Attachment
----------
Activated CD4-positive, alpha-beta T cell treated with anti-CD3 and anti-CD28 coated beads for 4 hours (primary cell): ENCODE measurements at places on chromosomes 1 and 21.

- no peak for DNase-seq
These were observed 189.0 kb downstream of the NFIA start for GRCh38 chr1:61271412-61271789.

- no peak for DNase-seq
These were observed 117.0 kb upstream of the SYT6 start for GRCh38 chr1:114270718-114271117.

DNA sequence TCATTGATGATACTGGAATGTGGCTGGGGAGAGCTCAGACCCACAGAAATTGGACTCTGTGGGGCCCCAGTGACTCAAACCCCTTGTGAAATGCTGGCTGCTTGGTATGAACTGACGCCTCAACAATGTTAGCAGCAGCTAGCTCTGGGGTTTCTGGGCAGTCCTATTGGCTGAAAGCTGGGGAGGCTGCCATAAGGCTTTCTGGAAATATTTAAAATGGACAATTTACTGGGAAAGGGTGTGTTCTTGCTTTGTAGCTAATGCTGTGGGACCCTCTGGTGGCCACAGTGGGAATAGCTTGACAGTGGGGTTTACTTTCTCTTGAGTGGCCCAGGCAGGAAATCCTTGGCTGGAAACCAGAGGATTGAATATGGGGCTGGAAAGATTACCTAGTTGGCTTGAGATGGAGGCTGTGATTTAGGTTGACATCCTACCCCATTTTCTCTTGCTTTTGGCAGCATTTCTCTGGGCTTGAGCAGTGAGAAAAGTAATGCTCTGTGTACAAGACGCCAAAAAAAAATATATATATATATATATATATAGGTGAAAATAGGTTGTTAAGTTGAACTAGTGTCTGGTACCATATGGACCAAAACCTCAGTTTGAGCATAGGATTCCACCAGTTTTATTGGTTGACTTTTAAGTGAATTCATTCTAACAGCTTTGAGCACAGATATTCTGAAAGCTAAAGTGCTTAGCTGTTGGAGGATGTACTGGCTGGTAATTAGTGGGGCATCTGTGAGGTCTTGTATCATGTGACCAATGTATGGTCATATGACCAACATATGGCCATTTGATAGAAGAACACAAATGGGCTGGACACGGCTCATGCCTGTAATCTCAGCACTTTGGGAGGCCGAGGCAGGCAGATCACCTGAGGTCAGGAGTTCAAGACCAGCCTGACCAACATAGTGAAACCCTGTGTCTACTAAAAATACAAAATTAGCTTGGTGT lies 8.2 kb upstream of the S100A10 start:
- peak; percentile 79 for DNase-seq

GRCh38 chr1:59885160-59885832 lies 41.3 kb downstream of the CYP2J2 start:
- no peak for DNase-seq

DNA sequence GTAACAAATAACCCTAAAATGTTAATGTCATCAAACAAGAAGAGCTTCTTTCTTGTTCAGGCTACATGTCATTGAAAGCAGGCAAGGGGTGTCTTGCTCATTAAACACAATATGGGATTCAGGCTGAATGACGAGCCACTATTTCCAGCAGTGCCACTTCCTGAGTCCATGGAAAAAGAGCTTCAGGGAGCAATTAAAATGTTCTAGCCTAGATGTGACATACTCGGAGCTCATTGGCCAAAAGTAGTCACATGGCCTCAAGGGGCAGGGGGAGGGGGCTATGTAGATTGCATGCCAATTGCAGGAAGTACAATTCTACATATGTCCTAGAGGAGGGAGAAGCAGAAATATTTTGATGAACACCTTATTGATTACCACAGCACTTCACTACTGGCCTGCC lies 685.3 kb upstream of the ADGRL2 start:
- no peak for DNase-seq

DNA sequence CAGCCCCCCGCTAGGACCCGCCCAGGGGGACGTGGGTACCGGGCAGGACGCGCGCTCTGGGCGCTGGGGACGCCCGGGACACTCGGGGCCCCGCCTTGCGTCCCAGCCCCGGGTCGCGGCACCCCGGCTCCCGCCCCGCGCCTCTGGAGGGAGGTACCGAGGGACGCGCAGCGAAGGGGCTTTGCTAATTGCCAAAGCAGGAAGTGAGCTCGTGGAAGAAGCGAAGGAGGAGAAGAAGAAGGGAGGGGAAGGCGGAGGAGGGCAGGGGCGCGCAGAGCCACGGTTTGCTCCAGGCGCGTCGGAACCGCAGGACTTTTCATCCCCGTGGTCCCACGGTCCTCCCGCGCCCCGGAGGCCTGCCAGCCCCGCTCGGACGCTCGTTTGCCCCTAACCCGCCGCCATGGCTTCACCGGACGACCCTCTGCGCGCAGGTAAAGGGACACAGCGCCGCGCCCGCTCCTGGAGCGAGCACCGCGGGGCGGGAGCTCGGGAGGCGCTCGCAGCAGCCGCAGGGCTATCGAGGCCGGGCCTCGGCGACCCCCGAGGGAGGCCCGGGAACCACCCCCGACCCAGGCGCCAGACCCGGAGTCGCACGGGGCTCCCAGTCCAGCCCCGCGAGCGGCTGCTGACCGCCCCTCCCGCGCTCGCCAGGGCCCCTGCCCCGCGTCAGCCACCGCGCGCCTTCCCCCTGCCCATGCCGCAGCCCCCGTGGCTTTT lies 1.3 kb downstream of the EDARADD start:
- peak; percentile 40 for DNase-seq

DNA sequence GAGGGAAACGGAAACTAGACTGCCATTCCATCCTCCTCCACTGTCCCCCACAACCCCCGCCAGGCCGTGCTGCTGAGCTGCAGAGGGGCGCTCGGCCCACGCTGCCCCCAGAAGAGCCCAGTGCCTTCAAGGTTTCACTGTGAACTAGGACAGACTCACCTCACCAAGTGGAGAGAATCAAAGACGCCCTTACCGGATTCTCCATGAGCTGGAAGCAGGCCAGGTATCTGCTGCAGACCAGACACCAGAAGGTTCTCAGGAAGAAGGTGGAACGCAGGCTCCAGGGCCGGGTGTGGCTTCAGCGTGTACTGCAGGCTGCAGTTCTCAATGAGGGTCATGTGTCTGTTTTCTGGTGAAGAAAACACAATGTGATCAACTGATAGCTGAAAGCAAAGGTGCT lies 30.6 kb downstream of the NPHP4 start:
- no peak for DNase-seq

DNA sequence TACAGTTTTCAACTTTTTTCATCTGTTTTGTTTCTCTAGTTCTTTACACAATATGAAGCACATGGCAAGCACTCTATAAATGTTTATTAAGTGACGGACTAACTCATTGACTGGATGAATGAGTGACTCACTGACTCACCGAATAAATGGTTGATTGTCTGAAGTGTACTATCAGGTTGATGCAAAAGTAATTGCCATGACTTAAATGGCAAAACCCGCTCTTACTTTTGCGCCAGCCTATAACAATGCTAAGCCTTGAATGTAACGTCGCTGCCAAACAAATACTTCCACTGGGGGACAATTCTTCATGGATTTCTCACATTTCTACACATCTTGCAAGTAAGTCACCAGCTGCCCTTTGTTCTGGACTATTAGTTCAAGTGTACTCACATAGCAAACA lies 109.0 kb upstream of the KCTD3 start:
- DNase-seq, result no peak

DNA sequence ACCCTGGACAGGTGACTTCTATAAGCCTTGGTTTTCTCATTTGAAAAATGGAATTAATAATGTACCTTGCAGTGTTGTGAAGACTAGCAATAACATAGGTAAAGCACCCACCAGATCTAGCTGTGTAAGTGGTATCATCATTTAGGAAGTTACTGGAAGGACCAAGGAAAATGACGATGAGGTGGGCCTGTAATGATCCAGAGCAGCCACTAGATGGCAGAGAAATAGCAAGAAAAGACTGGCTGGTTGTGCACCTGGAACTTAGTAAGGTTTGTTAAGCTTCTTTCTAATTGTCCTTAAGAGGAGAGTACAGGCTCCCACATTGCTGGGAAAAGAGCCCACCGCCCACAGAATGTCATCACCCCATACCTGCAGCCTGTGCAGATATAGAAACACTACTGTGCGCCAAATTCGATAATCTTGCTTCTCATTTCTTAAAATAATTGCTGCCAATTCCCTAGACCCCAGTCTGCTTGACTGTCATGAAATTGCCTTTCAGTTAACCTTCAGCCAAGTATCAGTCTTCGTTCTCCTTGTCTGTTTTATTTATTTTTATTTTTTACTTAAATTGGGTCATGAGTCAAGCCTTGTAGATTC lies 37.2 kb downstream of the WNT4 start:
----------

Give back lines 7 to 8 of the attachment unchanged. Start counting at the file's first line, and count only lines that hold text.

- peak; percentile 79 for DNase-seq

GRCh38 chr1:59885160-59885832 lies 41.3 kb downstream of the CYP2J2 start: